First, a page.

The following sketch seeks to a random place in the video every few seconds, and adjusts the volume at random:

► run sketch ◼ stop sketch
var vid;
var playing = false;
var completion;
function setup() {
  createCanvas(400, 100);
  vid = createVideo("iwaswrong.mp4");
  vid.size(400, 300);
  vid.play();
}
function draw() {
  background(vid.volume()*255);
  if (frameCount % 120 == 0) {
    vid.time(random() * vid.duration() - 2);
    vid.volume(random());
  }
  ellipse((vid.time()/vid.duration())*width,
    50, 20, 20);
}

The .volume() method of the video object sets its volume (0 is silent, 1 is full volume); you can set the volume by calling .volume() with a parameter (ranging, likewise, from 0 to 1).

The reference for p5.MediaElement has a complete list of the methods you can call on video objects.

Working with pixel data from videos

Playing videos is boring, like I can do that on my phone. Whatevs. I understand this, so I want to show you something a bit more interesting: how to get pixel data from a video. In the draw() function, you can call a video’s .getPixels() function, which makes it possible to use the .pixels attribute of the video to get the color at a particular position in the current frame of the video. Here’s an example:

► run sketch ◼ stop sketch
var vid;
function setup() {
  createCanvas(320, 240);
  vid = createVideo("iwaswrong.mp4");
  vid.loop();
  vid.hide();
  noStroke();
}
function draw() {
  background(0);
  vid.loadPixels();
  for (var y = 0; y < height; y += 8) {
    for (var x = 0; x < width; x += 8) {
      var offset = ((y*width)+x)*4;
      fill(vid.pixels[offset],
        vid.pixels[offset+1],
        vid.pixels[offset+2]);
      rect(x, y, 8, 8); 
    }
  }
}

This example is super tricky, mostly because of that weird .pixels thing. What is it? What does ((y*width)+x*4 mean? The .pixels array is designed for maximum performance, and so it’s a one-dimensional array. (1D arrays are faster and more memory-efficient in Javascript than arrays, which are actually just arrays that contain other arrays.)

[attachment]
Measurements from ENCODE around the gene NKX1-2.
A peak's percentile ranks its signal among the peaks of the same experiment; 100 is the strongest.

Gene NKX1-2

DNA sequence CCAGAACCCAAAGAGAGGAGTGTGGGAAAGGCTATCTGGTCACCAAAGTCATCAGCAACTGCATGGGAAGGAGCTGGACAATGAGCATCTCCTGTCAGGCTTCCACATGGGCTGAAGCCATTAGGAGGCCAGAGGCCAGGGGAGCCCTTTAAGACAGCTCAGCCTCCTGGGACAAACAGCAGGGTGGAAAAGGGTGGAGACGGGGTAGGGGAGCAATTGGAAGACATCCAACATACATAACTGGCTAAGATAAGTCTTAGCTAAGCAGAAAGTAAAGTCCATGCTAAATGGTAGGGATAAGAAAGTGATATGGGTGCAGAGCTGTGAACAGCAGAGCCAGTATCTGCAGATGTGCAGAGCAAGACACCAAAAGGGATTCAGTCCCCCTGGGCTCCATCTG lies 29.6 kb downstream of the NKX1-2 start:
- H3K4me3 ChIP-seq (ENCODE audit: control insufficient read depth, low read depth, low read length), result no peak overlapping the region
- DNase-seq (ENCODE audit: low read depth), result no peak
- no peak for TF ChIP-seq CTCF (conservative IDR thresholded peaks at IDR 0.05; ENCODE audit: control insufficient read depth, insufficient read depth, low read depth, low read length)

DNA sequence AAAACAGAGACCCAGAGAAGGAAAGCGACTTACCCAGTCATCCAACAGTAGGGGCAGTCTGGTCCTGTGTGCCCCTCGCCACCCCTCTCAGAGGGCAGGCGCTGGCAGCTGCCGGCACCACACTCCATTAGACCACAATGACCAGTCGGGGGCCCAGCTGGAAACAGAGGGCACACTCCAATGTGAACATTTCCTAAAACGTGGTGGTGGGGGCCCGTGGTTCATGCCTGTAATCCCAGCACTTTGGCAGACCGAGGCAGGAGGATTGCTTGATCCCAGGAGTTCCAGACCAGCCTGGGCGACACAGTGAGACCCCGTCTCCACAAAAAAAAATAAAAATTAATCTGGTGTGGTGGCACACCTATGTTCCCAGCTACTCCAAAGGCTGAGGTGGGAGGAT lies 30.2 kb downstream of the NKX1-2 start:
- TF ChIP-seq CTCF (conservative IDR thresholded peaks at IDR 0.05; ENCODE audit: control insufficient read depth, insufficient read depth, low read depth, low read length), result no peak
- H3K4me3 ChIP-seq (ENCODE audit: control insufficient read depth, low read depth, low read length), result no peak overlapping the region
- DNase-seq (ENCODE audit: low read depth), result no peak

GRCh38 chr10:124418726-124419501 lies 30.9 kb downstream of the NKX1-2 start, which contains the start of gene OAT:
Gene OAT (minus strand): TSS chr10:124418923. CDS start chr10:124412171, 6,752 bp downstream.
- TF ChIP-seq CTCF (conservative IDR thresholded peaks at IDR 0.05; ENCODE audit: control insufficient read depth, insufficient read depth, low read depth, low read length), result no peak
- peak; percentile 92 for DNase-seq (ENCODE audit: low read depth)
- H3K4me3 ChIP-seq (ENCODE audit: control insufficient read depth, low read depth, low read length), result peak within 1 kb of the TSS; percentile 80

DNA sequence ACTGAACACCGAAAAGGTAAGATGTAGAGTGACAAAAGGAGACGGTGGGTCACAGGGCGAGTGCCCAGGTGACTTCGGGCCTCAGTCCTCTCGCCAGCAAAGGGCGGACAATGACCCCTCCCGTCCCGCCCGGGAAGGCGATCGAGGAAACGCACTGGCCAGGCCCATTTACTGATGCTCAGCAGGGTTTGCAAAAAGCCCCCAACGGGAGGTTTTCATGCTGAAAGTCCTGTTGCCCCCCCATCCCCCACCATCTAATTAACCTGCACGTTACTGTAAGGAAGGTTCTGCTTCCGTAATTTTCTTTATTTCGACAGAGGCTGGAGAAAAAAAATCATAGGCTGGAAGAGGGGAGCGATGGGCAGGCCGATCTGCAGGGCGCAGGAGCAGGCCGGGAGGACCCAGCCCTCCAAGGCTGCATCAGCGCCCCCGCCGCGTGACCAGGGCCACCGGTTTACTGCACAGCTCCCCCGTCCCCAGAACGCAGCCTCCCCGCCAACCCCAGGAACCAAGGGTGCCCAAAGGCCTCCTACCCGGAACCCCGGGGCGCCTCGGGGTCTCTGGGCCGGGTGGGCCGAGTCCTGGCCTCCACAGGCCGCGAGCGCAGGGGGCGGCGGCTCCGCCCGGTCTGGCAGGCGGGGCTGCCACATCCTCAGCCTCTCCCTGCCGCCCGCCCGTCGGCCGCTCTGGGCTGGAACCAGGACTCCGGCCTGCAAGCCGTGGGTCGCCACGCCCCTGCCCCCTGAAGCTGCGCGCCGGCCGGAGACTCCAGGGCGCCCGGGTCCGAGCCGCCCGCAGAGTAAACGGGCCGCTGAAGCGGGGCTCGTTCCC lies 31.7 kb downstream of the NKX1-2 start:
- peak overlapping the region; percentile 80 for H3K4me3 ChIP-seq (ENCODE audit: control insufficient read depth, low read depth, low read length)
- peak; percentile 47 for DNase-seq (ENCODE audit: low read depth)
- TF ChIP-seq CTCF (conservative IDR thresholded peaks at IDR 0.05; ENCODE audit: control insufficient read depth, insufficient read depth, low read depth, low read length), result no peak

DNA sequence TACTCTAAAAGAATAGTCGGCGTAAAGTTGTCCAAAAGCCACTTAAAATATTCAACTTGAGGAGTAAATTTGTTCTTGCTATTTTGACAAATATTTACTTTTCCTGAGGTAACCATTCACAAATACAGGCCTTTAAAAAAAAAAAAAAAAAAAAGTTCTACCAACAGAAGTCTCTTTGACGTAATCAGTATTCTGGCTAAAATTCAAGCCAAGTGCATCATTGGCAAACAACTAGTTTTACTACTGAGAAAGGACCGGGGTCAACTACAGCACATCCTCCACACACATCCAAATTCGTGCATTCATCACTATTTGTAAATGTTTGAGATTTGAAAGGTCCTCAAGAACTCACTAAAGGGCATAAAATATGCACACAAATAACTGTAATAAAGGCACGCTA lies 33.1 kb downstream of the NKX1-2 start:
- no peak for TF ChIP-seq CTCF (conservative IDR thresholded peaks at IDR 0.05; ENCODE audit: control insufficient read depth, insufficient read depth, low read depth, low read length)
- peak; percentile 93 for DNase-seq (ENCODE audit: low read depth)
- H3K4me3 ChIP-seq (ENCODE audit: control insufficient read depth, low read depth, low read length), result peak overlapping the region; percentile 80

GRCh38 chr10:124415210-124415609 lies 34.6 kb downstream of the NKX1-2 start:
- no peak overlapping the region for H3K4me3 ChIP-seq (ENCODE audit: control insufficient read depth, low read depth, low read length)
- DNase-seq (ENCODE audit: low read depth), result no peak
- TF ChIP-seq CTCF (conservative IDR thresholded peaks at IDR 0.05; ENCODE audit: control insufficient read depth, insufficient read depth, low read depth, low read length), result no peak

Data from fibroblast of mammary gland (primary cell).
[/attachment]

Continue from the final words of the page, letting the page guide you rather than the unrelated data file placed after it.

Here’s how it works: Pixel data in .pixels is arranged such that the red, green, blue and alpha values of each pixel are stored as separate items. The first four items are the RGBA values for the pixel at 0,0; the second set of four items are the RGBA values for the pixel 1,0; the next four are for the pixel at 2,0; etc. When a row of pixels on the screen ends, the pixel data starts over again at 0,1 (and then 1,1 and 2,1, etc.). Essentially, it looks like this:

Pixels

In the example above, the two for loops iterate from zero to the width and height in both dimensions. The expression ((y*width)+x)*4 gives the offset of the four values that correspond to the color of the pixel at x and y. Then, I set the fill color to the red value for that pixel by getting the value at vid.pixels[offset], the green value for that pixel by evaluating vid.pixels[offset+1], and the blue value by evaluating vid.pixels[offset+2]. (Also note that I changed the size of the sketch to the size of the underlying video in order to make all this math easier.)

Here’s the same example, but this time using separate “steps” in the X and Y directions, and using the green value of the pixel to control the size of each rectangle:

► run sketch ◼ stop sketch
var vid;
function setup() {
  createCanvas(320, 240);
  vid = createVideo("iwaswrong.mp4");
  vid.loop();
  vid.hide();
  vid.volume(0);
  noStroke();
  rectMode(CENTER);
}
function draw() {
  background(50);
  fill(255);
  vid.loadPixels();
  for (var y = 0; y < height; y += 10) {
    for (var x = 0; x < width; x += 5) {
      var offset = ((y*width)+x)*4;
      rect(x, y, 10,
        10 * (vid.pixels[offset+1]/255));
    }
  }
}

Capturing video from a webcam

Thanks to HTML5, it’s possible to easily capture video from the user’s webcam and include it in the sketch. Here’s a simple example:

► run sketch ◼ stop sketch
var cap;
function setup() {
  createCanvas(400, 400);
  cap = createCapture(VIDEO);
  cap.hide();
  imageMode(CENTER);
}
function draw() {
  background(50);
  image(cap, mouseX, mouseY, 160, 120);
}

(When you run this sketch, you’ll be asked to allow the server to use the camera. Click “yes” or the examples won’t work!)

The createCapture(VIDEO) function returns a “capture” object, which works a lot like a video object. You can use it in the image() function to draw the image from the video capture to the screen.

The capture object also supports .loadPixels(), which you can use to create weird video mirrors:

► run sketch ◼ stop sketch
var cap;
function setup() {
  createCanvas(400, 400);
  cap = createCapture(VIDEO);
  cap.hide();
  rectMode(CENTER);
  noStroke();
}
function draw() {
  background(50);
  fill(255);
  cap.loadPixels();
  for (var cy = 0; cy < cap.height; cy += 10) {
    for (var cx = 0; cx < cap.width; cx += 5) {
      var offset = ((cy*cap.width)+cx)*4;
      var xpos = (cx / cap.width) * width;
      var ypos = (cy / cap.height) * height;
      rect(xpos, ypos, 10,
        10 * (cap.pixels[offset+1]/255));
    }
  }
}

(Note that in this example, the size of the video capture is greater than the size of the sketch, so we have to do some fancy math to get pixel data from the capture but draw that data to the screen at the right position.)